New York City offers a veritable cornucopia of museums, including the Metropolitan Museum of Art, the Museum Modern Art (MoMA) and the Brooklyn Museum. But the Solomon R. Guggenheim Museum is arguably the only one that shows art inside a work of art in its own right—or rather Wright, as we are talking about the Gugg’s famed nautilus shaped home on Fifth. Designed by original starchitect Frank Lloyd Wright, the building's stunning interior rotunda and oculus has made it one of the most iconic structures on the globe, though it also hosts a world-class collection of modern and contemporary art, as well as exhibits that include the annual Hugo Boss Prize show. There’s much more in store as you’ll discover by checking out our guide to the Guggenheim shows for fall and winter
RECOMMENDED: Full guide to the Museum of Modern Art
Guggenheim exhibits currently on view
Friend and colleague to Marcel Duchamp, Fernand Léger and Amedeo Modigliani, among others, Constantin Brancusi (1876–1957) was one of the seminal figures of modern sculpture. His marriage of folk motifs from his native Romania with abstract forms produce some of the masterpieces of 20th-century art. The Guggenheim dusts off it’s considerable holdings of Brancusi’s work for this show, which include the photos he shot of his own sculptures and studio surroundings—images that are as sublime as the sculpture for which he’s celebrated.
The years between Beijing's Tiananmen Square massacre of 1989 and the 2008 financial crises saw the rise of China as a global superpower whose emergence on the world stage was mirrored by the explosive growth of its contemporary art scene. This exhibit, the largest and most comprehensive of its kind to date, takes the measure of this period with a roundup of 150 works by more than 70 artists and art collectives from China.
In 1935, the famed artist and Bauhaus instructor Josef Albers (1888-1976) paid his first visit to Mexico. Struck by the abstract quality of Mayan and Aztec buildings, Albers began photographing Mesoamerican pyramids and temples, focusing on architectural details like friezes and steps. He used some of these images to create collages, borrowing subtle style cues from them for his paintings from the period. That journey was the first of many made to Latin America between 1935 and 1967 and the impact they had on his art is the subject of this survey, which gathers together the work (photos and collages along with paintings) that grew out his experiences South of The Border.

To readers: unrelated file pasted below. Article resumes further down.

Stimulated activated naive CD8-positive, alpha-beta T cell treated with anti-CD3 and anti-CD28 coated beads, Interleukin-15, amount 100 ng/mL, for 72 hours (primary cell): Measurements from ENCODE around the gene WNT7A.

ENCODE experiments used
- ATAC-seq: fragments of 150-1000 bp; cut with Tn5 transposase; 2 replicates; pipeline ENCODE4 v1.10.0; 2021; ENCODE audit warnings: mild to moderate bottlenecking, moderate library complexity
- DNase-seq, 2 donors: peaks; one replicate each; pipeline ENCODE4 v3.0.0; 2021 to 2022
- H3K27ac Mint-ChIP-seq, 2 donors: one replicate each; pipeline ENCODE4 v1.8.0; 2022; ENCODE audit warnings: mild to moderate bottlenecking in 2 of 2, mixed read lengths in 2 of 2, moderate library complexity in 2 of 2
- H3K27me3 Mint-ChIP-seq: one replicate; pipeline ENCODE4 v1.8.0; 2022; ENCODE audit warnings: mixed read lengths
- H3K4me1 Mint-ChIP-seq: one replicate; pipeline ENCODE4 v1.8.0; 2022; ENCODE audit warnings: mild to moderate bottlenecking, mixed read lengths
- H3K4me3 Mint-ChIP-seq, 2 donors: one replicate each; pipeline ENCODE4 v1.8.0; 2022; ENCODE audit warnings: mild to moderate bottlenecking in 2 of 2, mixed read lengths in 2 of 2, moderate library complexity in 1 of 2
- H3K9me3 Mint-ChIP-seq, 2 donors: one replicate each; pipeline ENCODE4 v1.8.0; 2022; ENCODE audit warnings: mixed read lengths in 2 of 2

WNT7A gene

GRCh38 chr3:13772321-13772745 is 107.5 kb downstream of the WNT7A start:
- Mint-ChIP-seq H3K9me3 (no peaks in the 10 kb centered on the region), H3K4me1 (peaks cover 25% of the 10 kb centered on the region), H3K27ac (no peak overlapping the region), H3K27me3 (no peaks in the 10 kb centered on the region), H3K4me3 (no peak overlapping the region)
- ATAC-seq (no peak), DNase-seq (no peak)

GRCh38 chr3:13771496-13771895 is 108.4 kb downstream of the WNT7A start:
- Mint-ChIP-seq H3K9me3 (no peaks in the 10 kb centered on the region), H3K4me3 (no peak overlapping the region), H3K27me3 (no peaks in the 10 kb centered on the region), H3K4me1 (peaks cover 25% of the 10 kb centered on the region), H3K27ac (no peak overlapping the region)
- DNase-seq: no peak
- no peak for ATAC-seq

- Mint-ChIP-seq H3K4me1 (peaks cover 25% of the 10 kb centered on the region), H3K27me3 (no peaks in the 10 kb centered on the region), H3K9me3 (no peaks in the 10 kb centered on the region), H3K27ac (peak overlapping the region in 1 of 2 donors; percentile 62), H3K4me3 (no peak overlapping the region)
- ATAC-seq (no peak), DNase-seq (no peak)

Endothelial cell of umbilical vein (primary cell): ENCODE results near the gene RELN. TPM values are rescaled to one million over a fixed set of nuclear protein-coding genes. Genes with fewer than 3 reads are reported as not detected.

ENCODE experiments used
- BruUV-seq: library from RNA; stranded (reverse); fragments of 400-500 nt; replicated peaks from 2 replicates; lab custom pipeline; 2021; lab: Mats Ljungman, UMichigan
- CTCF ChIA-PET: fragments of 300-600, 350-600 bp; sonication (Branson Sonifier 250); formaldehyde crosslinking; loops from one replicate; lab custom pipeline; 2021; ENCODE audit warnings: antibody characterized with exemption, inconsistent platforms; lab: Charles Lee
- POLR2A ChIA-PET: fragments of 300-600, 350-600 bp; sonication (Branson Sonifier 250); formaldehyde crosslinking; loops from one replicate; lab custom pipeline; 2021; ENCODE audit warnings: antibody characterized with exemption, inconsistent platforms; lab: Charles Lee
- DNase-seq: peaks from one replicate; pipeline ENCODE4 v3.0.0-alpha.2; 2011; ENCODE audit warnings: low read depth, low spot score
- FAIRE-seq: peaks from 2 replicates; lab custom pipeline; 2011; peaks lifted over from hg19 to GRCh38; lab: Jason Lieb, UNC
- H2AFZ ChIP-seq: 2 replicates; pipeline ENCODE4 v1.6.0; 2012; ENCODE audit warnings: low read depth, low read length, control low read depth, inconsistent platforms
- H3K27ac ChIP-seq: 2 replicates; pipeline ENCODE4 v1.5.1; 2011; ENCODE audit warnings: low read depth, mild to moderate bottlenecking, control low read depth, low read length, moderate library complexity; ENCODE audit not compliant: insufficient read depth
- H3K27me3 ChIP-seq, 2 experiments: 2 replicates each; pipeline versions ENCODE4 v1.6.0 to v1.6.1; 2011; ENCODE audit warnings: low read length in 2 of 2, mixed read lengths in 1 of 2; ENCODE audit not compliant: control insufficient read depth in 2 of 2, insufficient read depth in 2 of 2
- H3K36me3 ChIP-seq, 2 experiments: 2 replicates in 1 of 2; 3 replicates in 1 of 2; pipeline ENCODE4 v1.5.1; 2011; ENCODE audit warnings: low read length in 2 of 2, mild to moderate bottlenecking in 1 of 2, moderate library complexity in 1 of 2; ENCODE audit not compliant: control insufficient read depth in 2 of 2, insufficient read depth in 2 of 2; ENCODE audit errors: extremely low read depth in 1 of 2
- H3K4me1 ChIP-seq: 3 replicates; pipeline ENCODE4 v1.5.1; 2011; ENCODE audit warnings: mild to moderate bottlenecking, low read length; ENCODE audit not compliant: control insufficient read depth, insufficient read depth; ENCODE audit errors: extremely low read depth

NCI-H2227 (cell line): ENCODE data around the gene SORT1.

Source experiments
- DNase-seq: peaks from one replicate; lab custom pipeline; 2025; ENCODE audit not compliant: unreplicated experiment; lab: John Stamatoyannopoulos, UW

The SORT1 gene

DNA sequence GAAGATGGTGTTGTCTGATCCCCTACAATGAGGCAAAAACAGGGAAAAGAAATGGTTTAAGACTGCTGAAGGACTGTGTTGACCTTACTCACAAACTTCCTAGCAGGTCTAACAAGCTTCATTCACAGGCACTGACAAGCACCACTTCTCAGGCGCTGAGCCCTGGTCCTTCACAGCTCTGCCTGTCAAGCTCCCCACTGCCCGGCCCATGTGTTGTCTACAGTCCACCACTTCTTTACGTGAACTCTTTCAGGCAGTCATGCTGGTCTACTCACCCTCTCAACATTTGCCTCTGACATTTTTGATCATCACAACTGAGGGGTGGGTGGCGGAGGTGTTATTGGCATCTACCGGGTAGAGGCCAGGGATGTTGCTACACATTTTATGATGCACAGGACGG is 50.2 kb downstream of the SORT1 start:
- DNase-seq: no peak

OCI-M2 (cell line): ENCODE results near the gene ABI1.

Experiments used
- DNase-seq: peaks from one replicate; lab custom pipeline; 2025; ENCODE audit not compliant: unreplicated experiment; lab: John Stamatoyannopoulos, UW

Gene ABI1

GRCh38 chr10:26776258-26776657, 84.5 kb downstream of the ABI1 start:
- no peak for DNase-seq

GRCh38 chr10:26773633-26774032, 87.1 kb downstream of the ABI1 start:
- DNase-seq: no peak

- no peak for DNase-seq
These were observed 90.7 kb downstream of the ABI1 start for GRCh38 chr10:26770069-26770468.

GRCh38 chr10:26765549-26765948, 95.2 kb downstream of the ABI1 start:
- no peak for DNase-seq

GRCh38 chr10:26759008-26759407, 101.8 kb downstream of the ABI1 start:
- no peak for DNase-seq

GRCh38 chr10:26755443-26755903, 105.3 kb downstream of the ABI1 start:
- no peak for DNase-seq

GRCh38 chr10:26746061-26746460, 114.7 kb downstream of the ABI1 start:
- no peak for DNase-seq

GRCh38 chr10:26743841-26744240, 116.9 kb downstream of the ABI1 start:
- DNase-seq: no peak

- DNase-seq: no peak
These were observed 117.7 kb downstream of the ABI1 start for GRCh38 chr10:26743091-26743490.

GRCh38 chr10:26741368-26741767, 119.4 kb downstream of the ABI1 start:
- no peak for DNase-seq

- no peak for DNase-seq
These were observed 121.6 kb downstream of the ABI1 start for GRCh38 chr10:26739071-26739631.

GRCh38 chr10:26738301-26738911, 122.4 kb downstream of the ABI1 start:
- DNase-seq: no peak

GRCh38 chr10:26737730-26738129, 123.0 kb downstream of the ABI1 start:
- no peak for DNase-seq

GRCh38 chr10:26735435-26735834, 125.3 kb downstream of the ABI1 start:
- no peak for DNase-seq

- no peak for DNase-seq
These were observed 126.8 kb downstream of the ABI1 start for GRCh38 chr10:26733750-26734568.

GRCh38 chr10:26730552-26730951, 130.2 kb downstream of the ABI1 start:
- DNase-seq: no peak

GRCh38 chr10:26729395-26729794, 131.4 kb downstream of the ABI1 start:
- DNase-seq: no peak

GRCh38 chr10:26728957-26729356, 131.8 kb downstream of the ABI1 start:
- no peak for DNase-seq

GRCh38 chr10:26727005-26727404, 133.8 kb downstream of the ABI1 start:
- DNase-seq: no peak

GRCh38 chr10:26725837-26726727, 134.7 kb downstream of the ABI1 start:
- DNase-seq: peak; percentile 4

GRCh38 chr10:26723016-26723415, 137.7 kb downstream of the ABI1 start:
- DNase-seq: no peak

The Guggenheim presents the first comprehensive survey in the United States of Danh Vo, a Danish artist living in Berlin whose family fled his native Vietnam after the fall of Saigon in 1975 before eventually settling in Denmark. Over the past 15 years, Vo has assembled an ambitious body of work that examines the intersections of power, history and identity. Politically in scope yet personal in tone, Vo’s projects—based on deep research—combine found objects, documents and images into sculptural tableaux. He’s exhibited worldwide and was winner of the Guggenheim’s Hugo Boss Prize in 2012.
This exhibit is the last in a series presenting commissioned works from contemporary artists born in mainland China, Taiwan, Hong Kong and Macao. Previous editions of Chinese Art Initiative have included “Wang Jianwei: Time Temple” and the group show, “Tales of Our Time.”
Some 175 sculptures, paintings and drawings make up this comprehensive survey of Alberto Giacometti (1901–1966), the preeminent modernist best known for his distinctive figurative sculptures that emerged after the trauma and anguish of World War II—among them, a series of elongated standing women, striding men and expressive busts. The show, the first of its kind in 15 years, delves into Giacometti’s career (which spanned Cubism and Surrealism as well as his postwar Expressionistic work) and influences (which include African, Oceanic and Cycladic art).
Hilma af Klint (1862–1944) was a pioneer of abstract painting, though admittedly, something of an accidental one. Although she produced purely non-objective paintings well before the likes of Vassily Kandinsky or Kasimir Malevich, she created them as part of her involvement in occult and mystical practices that sought contact with the spirit realm. When Klint did exhibit, she mostly showed conventional portraits and landscapes. Nonetheless, there’s no denying that the Swedish artist anticipated one of the most important aesthetic revolutions in 20th-century art. This show takes the measure of her singular artistic achievement.